Your role has been made redundant, now what?

Whether planned or unplanned, being made redundant does not have to be catastrophic. In fact, it could be just the right time to consider some very different career trajectories. 

When Joan was asked to step into a meeting with her boss, she had no idea that her role was about to be made redundant. She had been aware of some strategic changes in the business but didn’t know that she would be impacted. The news came as a huge shock and initially Joan felt overwhelmed and devalued. 

Matthew, on the other hand, had known for months that he, and most of his team, had been earmarked for a redundancy. The company he worked for was acquired by a larger multi-national organisation and it was just a matter of time before he would be out of work and likely looking for a very similar role in another company.  

In spite of the differences in their experiences, both Joan and Matthew responded to their situations in very similar ways.  Both were given access to transition services that provided coaching support, access to job boards and additional training. They were encouraged to network actively and to try to find another job as soon as possible.    

The weeks following were filled with a whirlwind of activity – writing resumes, networking and applying for jobs.  Whether planned or unexpected, being made redundant can feel very personal. Often the first instinct is to fill the hours with activities and to get back into the proverbial saddle as soon as possible.  

However, it could also turn into a great opportunity to take a well-deserved break, to re-assess and to re-centre.  As the reality settled in, both Joan and Matthew realised that they needed to take a step back and take some time to reflect on their goals and ambitions, rather than taking the first job offered.

Here are a few points to get you out of the spiral of panic and into a space where you can consider some alternatives:  

  1.  Pace yourself – Take a few days, or weeks if you can afford it, to consider what you really want and need from your next opportunity. Write it down and revisit your notes after a day or two.


  2.  Use your network to develop your plan – In the early stages conversations with your network do not necessarily have to be about another role. Use these as an opportunity to develop insights about what you want from your next job.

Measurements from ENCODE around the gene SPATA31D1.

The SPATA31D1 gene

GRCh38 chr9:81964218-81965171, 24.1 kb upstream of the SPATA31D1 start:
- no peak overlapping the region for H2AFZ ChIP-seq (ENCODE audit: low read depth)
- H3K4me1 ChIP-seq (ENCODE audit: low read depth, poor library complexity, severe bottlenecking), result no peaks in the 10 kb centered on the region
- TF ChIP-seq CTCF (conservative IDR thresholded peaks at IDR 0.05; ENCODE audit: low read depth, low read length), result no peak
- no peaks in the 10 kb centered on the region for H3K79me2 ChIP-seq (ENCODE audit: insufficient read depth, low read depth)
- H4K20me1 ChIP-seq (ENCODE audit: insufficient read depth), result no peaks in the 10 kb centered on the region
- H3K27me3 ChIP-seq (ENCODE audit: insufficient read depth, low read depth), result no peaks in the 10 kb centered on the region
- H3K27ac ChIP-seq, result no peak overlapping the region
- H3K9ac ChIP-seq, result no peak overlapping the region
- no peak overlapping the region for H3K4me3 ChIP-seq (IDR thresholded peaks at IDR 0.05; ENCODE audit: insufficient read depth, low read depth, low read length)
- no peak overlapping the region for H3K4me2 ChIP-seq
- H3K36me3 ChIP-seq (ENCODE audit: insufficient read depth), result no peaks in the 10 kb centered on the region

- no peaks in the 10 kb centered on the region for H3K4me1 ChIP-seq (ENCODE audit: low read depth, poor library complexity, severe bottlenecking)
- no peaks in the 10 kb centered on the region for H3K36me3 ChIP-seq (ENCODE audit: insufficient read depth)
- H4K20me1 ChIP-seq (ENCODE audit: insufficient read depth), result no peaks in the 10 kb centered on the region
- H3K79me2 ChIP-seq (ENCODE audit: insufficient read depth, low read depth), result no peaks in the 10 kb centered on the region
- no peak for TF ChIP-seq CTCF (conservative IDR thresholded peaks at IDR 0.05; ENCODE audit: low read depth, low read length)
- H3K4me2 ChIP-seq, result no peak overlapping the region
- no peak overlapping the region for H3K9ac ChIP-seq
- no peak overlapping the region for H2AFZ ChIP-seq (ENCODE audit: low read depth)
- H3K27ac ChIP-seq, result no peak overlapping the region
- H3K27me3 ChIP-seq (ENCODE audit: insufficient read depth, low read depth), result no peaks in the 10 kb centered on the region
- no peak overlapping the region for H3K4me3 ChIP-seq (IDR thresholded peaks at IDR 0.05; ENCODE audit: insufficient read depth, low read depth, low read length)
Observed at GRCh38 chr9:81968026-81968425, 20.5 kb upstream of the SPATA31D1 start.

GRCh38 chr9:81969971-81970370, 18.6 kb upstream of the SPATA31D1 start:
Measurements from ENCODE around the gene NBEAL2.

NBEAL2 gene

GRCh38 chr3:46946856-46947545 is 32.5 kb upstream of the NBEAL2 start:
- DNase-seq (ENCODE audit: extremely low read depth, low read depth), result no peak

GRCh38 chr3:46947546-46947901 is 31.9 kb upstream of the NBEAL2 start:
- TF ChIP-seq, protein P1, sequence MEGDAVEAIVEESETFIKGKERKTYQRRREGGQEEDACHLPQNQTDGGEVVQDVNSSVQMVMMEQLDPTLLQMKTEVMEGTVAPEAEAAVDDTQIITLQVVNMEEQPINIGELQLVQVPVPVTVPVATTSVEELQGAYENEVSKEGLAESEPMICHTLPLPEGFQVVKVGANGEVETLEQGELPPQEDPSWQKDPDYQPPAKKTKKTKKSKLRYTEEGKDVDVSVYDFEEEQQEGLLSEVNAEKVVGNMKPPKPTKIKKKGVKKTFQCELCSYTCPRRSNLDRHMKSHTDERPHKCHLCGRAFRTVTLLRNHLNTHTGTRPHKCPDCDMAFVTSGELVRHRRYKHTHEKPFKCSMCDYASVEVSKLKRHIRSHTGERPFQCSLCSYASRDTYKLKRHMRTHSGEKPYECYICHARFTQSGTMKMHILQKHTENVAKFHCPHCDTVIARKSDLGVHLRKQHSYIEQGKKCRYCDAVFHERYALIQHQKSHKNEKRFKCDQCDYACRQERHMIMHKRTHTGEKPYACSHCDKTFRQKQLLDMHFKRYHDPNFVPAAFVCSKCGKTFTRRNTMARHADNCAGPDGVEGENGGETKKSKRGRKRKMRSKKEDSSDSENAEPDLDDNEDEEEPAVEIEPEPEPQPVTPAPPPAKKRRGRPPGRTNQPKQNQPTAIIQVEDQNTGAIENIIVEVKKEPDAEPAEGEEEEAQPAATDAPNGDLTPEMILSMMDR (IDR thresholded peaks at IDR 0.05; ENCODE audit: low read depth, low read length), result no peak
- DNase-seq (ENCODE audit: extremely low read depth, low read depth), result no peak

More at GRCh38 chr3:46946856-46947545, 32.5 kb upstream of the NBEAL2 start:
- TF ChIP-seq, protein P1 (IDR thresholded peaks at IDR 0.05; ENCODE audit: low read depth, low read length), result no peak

3.  Be kind to yourself – being made redundant can feel like a personal blow. The reality of modern working life is that most of us are likely to go through the experience at one stage or another. Taking time out to care for yourself can help build your resilience and re-energise you to be able to look at the big picture.


  4.  Don’t be afraid to be creative – the nature of work is changing and the gig economy is now opening up opportunities for skilled professional to work on discrete projects or shorter terms contracts. This could be good time to think about different ways of working.

After a few weeks, Joan realised that she was in a position to pursue her long-held dream of completing her MBA as a full-time student. This gave her the opportunity to increase her skills profile, and 18 months later she accepted a role at an organisation that she’d always wanted to work for.

Matthew gained new insights from meetings with his extensive network of contacts.

Learning that there was a real shortage of consultants in his area of expertise, he decided that the time was right for him to set up his own consulting business and leave corporate life behind him.

Every person’s redundancy experience is unique. Your career objectives and commitments will of course play a big part in your decisions about what to do next. But if you can, this could be just the right time to step back, look at the bigger picture and move on to something different and more fulfilling.